Taiwan, moreover, was only one source of uncertainty and nervousness in East Asia. An increasing instability and volatility was apparent in the region after the Cold War ended. What the closing of that relatively well-defined and therefore clarifying struggle might mean was at first very hard to see. In Korea, for example, it changed very little, North Korea remaining obstinately locked in a confrontation with its southern neighbour by its rulers’ determination to maintain a command economy in virtual isolation. The roots of some of its quarrels with the South were very deep, going back well beyond 1939. But economic mismanagement, the ending of Soviet aid in 1991 and, it appeared, some straightforward dynastic exploitation of power by the ruling dictator, brought North Koreans to the edge of starvation by early 1998. The North’s problems remained unusually specific, detached somewhat from the regional trends, as South Korea could not be. As for that country, South Korea was by the mid-1990s one of several grappling with a growing economic malaise, blighting eventually all the former ‘tiger’ economies and even Japan.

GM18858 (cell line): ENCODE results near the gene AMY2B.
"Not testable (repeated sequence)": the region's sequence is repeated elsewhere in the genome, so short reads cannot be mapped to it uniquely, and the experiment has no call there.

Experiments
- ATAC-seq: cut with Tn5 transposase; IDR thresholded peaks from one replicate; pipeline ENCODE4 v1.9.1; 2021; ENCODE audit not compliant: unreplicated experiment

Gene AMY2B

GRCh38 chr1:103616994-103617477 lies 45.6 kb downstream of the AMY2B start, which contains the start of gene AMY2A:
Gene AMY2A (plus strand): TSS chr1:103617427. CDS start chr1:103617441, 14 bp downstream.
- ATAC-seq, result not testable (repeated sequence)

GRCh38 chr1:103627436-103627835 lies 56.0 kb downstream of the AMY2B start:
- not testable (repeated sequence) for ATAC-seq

The growth and prosperity of the early 1980s had begun to crumble when the original leader of the Asian resurgence, Japan, began to show severe symptoms of economic disorder and currency instability. Property speculation, and huge investment in non-productive activity or sectors generating very small returns, had encumbered its banks and financial institutions with unserviceable debts. The currency weakened sharply; speculation against it was immediate and crippling in a world of financial transactions more rapid than ever before. The prevailing business culture of Japan, firmly embedded as it was in official and financial networks that now proved unable to give decisive leadership, made solutions harder still to achieve as conditions worsened.